Arts & Culture » Visual Art

Steamroller Printmaking Ready to Roll

Symposium aims to make an imprint on Idaho art scene


A steamroller is headed for Boise Art Museum. No, the building isn't being razed and the land sold to make way for a new fast food restaurant. Instead, on Thursday, April 28, at 10 a.m., construction work will become art work.

A steamroller will run woodblocks made by Boise State students and artists from across the Rocky Mountain region. The multi-ton flattening machine will function as a grand-scale relief press and will kick off the final day of the Rocky Mountain Printmaking Alliance's Inaugural Symposium.

Prints made by the steamroller will be formed using an adaptation of the exquisite corpse technique. Templates of an animal image--similar to those used on the event posters--were distributed by RMPA to various artists. Participants then carved their own section of the animal and put them together to form a collaborative print.

Boise State assistant professor Jill Fitterer, founded RMPA in 2009 after noticing a need for a central organization for Rocky Mountain-area printmakers. For her, the event is symbolic of what she hopes her organization can accomplish.

"[The symposium is] a way to create new connections and break the isolation, bring together a community in a new way and forge connections regionally," Fitterer said. "It's also a way for people to learn more about what printmaking is."

Although the events begin Tuesday, April 26, with custom laser-printed T-shirts, what artists such as Fitterer do doesn't typically include anything created with an inkjet printer.

"When I tell people my major, they think it's printing things on a laser jet printer and wonder how I can get a degree in that. So I tell them it's cutting-edge 15th century technology," Boise State student Erika Sather-Smith said with a laugh. "Just like any art form, it's a way for people to express themselves creatively."

Fitterer sees the steamroller event as a way for printmaking to gain the attention of those unfamiliar with the technique.

"It will make a spectacle of the art of printmaking in a more public format," Fitterer said. "And perhaps generate some interest."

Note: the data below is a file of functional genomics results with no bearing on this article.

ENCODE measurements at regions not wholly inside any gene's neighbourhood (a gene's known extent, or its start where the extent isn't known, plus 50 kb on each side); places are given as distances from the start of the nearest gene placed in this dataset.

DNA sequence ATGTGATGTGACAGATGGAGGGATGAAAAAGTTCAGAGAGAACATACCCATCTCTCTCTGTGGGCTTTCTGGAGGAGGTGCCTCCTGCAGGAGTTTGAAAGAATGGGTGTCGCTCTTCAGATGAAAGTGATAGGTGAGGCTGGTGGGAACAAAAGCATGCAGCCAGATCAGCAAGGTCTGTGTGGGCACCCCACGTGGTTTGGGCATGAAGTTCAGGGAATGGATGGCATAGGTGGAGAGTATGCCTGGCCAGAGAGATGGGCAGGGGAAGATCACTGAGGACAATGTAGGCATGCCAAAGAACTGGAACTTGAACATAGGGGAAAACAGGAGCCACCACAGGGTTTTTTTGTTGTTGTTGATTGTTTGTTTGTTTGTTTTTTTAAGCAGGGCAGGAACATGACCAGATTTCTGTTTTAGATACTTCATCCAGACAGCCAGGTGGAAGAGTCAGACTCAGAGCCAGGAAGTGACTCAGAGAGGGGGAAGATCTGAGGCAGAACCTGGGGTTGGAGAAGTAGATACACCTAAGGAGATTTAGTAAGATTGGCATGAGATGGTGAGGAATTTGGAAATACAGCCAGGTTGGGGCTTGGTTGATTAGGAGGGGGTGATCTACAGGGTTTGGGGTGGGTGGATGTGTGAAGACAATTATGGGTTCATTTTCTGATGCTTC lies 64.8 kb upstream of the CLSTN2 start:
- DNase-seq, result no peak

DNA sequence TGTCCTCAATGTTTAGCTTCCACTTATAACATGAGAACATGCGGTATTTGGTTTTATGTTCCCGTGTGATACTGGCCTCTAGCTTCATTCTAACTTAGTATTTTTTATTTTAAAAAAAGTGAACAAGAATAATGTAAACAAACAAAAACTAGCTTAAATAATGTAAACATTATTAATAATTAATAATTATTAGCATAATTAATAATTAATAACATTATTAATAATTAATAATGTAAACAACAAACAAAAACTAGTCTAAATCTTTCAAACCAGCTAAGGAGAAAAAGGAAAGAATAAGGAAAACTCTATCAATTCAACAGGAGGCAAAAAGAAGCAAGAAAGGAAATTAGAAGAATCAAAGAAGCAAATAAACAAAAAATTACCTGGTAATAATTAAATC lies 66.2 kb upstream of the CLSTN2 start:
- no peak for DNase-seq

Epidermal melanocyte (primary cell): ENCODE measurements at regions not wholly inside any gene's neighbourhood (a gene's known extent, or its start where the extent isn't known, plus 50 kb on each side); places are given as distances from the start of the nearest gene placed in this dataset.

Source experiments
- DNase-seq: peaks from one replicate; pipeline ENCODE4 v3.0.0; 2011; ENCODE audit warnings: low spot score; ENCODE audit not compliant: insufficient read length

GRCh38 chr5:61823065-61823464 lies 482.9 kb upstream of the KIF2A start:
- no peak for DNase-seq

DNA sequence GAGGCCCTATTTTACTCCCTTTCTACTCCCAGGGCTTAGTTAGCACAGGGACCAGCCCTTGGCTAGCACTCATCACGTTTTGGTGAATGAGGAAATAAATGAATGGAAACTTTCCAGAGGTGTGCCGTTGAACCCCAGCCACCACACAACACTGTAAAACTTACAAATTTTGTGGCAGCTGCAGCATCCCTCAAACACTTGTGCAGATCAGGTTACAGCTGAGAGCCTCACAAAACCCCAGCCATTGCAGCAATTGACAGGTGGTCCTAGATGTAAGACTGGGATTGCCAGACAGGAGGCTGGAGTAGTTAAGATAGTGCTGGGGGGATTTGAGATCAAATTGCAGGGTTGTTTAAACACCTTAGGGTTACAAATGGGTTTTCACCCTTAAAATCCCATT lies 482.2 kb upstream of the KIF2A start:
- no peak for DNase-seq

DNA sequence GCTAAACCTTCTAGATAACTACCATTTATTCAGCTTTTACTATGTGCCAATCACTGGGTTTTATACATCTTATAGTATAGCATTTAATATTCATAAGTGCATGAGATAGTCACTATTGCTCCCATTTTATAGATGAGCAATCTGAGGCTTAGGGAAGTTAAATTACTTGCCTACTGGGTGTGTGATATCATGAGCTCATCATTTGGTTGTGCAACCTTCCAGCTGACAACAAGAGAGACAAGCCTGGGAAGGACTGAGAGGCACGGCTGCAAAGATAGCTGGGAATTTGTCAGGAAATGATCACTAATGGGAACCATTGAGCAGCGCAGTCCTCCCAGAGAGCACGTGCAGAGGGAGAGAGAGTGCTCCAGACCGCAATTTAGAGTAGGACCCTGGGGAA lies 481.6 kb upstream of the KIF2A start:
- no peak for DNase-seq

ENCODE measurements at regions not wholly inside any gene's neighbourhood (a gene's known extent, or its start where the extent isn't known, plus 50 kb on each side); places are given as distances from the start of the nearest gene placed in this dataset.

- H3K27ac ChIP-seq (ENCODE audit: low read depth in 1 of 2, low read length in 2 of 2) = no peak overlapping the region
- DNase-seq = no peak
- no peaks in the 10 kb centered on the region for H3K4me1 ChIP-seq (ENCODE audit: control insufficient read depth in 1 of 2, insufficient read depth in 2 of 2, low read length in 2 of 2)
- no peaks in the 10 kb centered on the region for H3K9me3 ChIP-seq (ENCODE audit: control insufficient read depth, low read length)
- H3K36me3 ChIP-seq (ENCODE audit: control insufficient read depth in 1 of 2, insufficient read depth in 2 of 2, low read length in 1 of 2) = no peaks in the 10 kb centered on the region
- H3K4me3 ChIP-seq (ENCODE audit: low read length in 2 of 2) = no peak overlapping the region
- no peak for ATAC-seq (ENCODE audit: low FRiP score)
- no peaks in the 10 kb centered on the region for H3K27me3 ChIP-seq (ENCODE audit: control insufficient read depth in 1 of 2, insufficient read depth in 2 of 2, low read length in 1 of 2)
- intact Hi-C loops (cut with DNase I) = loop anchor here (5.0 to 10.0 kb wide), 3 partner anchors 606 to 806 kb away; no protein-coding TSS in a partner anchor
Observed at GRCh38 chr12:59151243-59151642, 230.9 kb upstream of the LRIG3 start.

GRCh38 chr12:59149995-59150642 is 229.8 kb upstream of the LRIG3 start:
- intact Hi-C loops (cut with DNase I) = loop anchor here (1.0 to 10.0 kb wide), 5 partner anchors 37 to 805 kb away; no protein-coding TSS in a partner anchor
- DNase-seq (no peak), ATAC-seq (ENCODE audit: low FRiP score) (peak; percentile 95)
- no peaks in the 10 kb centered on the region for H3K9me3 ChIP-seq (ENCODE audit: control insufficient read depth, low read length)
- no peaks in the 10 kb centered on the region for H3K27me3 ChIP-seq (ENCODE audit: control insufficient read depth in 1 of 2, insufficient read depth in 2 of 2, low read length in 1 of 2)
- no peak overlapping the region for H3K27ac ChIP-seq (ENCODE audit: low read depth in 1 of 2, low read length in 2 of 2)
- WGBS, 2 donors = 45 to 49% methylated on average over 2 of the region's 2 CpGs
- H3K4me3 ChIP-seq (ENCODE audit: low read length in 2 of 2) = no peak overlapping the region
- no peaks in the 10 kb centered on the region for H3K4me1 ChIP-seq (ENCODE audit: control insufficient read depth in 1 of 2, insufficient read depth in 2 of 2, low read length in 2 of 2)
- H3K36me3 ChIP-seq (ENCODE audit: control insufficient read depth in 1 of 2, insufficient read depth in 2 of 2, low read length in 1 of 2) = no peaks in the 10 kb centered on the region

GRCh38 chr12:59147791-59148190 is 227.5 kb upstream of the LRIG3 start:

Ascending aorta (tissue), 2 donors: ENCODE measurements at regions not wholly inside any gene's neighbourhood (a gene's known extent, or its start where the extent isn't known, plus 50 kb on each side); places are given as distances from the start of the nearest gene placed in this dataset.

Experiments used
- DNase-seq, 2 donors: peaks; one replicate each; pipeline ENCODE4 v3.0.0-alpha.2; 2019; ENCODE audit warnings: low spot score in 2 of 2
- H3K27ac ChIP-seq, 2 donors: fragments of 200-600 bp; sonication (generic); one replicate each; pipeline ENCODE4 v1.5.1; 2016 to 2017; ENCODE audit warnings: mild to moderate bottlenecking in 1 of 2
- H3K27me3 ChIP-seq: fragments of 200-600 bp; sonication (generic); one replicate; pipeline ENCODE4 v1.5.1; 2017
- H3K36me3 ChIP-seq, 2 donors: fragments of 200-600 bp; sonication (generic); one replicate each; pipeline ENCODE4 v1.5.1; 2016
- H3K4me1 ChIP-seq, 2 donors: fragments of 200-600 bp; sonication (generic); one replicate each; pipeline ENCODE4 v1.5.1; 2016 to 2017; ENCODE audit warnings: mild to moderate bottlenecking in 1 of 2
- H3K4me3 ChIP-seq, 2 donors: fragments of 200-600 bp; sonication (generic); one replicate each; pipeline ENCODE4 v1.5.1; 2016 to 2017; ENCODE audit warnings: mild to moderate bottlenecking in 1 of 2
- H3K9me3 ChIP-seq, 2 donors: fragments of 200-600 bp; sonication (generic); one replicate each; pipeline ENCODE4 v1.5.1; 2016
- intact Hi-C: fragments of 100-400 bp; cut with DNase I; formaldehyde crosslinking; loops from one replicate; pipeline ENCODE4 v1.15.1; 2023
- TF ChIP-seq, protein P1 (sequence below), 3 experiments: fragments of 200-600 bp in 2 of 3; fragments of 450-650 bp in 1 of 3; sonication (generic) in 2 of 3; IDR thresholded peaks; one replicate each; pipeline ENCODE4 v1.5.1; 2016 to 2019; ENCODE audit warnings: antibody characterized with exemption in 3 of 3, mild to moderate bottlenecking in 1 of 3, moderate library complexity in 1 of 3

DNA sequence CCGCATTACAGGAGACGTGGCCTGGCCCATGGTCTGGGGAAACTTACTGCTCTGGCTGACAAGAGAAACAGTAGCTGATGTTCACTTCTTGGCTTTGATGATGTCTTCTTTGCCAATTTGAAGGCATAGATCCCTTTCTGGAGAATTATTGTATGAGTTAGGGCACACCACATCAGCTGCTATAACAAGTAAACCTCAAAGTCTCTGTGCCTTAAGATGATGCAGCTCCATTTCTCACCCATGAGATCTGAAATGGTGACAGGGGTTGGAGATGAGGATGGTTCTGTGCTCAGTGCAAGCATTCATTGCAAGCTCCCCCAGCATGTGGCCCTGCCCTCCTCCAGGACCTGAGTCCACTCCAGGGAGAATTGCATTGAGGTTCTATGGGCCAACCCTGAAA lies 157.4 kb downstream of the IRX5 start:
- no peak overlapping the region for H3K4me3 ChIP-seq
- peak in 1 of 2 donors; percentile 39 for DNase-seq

For Amy Nack, owner of Wingtip Press--which allows members access to presses they typically wouldn't have after graduating from college--it's the way prints are made that draws her to the art form.

"It's very process-intensive," Nack said, "You have to come up with an image, a matrix, inking and you're managing the paper. It's an ageless art form and is done the same way as it was hundreds of years ago--it's a tradition. But there are ways to make it very contemporary, and it can have a definite social impact."

That social impact can be seen at the opening reception for the symposium, when works from the Leftovers II Print Exchange will be on display and both Nack and Fitterer will give introductory speeches.

The Leftovers project involves 120 artists from across the world, who each make 14 prints, send them to Nack, and receive 12 different ones by other artists in return. Each print deals with the idea of "leftovers," be it surplus materials or an image of something that evokes the idea in the artist. Nack will also help event attendees make their own relief prints on her portable press.

The sense of sharing and community is ever-present in the printmaking community. For Sather-Smith, being Fitterer's right-hand woman and working with her fellow students to put the symposium together has served as a sort of introduction to this idea.

"I've been in printmaking at BSU for four years and had the same fellow-students, and [working on the symposium] has been really nice because we've always been together, but this is the first time we have a common goal," Sather-Smith said. "I think the experience is a great microcosm of what RMPA is all about."

Fitterer was awarded a service-learning grant for the symposium, and students in her classes collaborated with communication students at Boise State to put the event together.

"Printmaking is a very community-driven art form," said Boise State student Julie McCreedy, who also helped organize the symposium. "It gets colleagues working together, and printmaking classes are unlike any other art I've class ever taken. It's fun and so much different. We want this symposium to be special for Jill. We're passionate artists for sure."

Other symposium events will include artist talks, presentations and demonstrations from Candace Nicol of Oxbow Press, Anne Hoff of the College of Southern Nevada, Justin Diggle of University of Utah, Andrew Polk of the University of Arizona, Kathryn Polk of L VIS Press, Stefanie Dykes of Saltgrass Printmakers and Melanie Yazzie of University of Colorado at Boulder.

Sather-Smith would like the hard work put into the symposium to resonate with artists and non-artists alike.

"I just want everyone to have a good time and to experience what I've experienced this past semester," Sather-Smith said. "I want them to say, 'Wow, I just met printmakers from like 10 different states and we did something together,' not feel like they went to a conference and saw some artwork."

Attendees are welcome to have some fun and network in a more casual way at the costume bowling night Wednesday, April 27, at Emerald Lanes. The event will allow everyone to unleash their creativity and crazy side, because, according to Sather-Smith: "Printmakers do know how to have fun."